Orlando Criminal Defense Attorneys
If you’ve been arrested or are under investigation, you need a lawyer from Payas, Payas & Payas. Our Orlando criminal defense attorneys have decades of experience and have been serving the Central Florida community for more than 35 years. When you’re in trouble, we can help you determine the severity of the situation and get you the best possible outcome available to you.
Defending You Against a Variety of Florida Criminal Charges
Being arrested in Orlando raises questions and stirs up emotions. We do our best to help alleviate your fears and treat you with care and respect. Our skilled criminal defense lawyers handle a wide array of felony and misdemeanor charges, including:
Battery and domestic violence
Serious traffic offenses
Theft or burglary
Know Your Rights When Get Arrested in Florida
If you are arrested on any criminal charge, it’s important to have a full and complete understanding of your rights. As a general rule, an arrested person should:
- Invoke the right to remain silent
- Invoke the right to have an attorney present
- Remain silent until you’ve met with your attorney and received reliable advice
Right to be free from unlawful search and seizure
In order to search your person, car, residence or office, the police must have a warrant signed by a judge. The police may have sufficient reason to believe you’ve committed a crime, but that doesn’t permit them unrestrained access to your personal belongings. The Constitution places a check on police power by requiring them to present their suspicions to a judge or magistrate, who then concludes whether their suspicion is based on reasonable facts. Police who search private areas and seize evidence without first obtaining a warrant are barred from using that evidence at trial. The only exception is an emergency where seeking a warrant would create a delay during which a crime could be committed or evidence could be destroyed.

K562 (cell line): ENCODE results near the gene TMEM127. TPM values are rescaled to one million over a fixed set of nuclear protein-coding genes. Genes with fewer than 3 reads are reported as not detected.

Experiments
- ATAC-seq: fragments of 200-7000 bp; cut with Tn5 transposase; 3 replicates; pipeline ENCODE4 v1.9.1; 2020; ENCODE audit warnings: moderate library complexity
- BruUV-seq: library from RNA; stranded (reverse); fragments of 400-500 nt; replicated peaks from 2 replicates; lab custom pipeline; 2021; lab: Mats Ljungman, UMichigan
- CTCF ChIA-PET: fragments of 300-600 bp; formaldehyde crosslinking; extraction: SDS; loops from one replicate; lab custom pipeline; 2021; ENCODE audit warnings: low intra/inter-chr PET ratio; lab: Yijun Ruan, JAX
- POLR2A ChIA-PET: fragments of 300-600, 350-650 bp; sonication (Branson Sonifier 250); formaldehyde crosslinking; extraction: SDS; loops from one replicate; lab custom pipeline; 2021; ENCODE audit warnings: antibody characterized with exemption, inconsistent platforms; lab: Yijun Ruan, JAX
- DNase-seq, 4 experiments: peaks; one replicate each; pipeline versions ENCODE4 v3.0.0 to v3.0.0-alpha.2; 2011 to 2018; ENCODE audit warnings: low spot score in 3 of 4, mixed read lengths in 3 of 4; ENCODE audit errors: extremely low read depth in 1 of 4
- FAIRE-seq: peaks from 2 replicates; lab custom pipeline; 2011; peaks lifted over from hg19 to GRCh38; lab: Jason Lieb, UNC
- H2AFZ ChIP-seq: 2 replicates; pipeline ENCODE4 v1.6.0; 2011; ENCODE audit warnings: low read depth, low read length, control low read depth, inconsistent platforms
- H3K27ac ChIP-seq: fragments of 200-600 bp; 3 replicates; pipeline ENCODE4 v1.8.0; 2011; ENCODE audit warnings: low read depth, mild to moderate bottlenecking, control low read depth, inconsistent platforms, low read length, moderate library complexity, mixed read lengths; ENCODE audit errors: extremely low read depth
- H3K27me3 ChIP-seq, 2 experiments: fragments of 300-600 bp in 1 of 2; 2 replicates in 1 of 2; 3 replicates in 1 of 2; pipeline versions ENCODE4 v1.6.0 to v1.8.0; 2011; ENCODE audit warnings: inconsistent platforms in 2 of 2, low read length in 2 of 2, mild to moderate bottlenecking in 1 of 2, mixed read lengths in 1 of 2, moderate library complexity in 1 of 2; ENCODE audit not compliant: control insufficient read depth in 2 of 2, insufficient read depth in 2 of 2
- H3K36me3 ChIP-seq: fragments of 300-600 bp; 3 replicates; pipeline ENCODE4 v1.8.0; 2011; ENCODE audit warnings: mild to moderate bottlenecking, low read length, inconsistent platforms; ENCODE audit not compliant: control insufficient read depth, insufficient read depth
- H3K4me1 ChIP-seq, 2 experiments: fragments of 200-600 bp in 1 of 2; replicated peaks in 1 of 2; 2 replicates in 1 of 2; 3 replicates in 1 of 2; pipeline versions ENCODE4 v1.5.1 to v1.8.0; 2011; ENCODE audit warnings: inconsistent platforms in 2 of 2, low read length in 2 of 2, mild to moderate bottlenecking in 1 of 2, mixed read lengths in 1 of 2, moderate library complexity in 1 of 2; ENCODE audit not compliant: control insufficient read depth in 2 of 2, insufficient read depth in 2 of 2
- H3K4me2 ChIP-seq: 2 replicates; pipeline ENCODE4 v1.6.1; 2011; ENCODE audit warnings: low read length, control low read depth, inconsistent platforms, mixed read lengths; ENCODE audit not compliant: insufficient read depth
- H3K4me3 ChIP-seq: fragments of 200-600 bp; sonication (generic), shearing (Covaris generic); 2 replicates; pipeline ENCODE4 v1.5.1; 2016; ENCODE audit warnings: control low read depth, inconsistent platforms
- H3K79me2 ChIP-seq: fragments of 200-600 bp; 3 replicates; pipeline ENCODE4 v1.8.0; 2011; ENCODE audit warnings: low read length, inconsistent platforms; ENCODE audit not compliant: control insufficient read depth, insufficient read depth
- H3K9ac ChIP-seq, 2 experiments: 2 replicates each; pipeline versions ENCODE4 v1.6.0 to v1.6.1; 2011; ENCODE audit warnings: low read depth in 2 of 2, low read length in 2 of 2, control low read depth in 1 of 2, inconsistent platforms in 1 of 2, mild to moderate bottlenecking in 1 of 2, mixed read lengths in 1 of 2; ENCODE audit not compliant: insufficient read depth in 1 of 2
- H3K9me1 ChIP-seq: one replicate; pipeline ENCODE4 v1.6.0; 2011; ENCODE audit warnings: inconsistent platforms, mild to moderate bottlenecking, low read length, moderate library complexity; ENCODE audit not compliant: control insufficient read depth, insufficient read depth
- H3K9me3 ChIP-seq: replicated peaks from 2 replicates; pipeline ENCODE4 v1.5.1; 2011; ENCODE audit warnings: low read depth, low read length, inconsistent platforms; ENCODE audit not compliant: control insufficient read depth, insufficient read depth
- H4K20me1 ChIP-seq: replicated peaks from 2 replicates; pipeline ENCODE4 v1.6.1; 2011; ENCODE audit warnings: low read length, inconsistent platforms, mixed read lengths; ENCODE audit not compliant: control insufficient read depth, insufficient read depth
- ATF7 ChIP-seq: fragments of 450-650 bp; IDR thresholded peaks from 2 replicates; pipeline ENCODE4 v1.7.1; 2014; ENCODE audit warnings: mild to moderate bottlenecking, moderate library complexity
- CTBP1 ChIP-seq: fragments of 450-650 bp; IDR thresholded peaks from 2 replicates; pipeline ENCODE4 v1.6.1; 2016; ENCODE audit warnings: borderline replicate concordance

Right not to incriminate yourself
Your “right to remain silent” comes from the Fifth Amendment, which forbids police from compelling a person to be a witness against himself. Over the years, courts have presented many opinions defining compulsion, and these decisions have limited police tactics for eliciting confessions. Gone is the old “third degree.” Police are barred from using sleep deprivation, bright lights, beatings with rubber hoses and phone books, and even persistent questioning.
Rights to due process
Due process is a broad term dealing with lawful police procedures and fair trials. For an arrested person, the most important immediate rights are the right to an attorney and the right to be charged or released. It is vitally important that you invoke your right to an attorney immediately upon arrest. This is the best way to ensure that you retain your Fifth Amendment right to be free of compulsion. Once you request an attorney, the police must discontinue questioning until the attorney arrives. Also, demanding an attorney helps ensure that the authorities either charge or release you within the statutory period, rather than trying to “sweat you out” in confinement. If the prosecutor charges you, your criminal defense lawyer should be present to request bail. While you do not have an absolute right to bail, if the court sets bail, it must be reasonable.